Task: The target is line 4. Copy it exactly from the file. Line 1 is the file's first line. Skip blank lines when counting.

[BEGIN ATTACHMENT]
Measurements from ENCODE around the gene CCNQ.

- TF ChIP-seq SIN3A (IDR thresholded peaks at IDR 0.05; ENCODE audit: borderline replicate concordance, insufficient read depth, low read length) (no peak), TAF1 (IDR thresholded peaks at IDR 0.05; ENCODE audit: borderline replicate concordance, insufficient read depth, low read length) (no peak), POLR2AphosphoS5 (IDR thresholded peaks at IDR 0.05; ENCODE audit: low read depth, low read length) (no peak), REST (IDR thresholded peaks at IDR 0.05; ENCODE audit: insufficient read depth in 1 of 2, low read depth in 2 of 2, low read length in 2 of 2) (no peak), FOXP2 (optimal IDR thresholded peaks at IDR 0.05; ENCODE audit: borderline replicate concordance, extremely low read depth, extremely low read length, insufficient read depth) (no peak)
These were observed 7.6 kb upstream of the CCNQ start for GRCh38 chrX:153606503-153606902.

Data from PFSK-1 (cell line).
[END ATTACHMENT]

Data from PFSK-1 (cell line).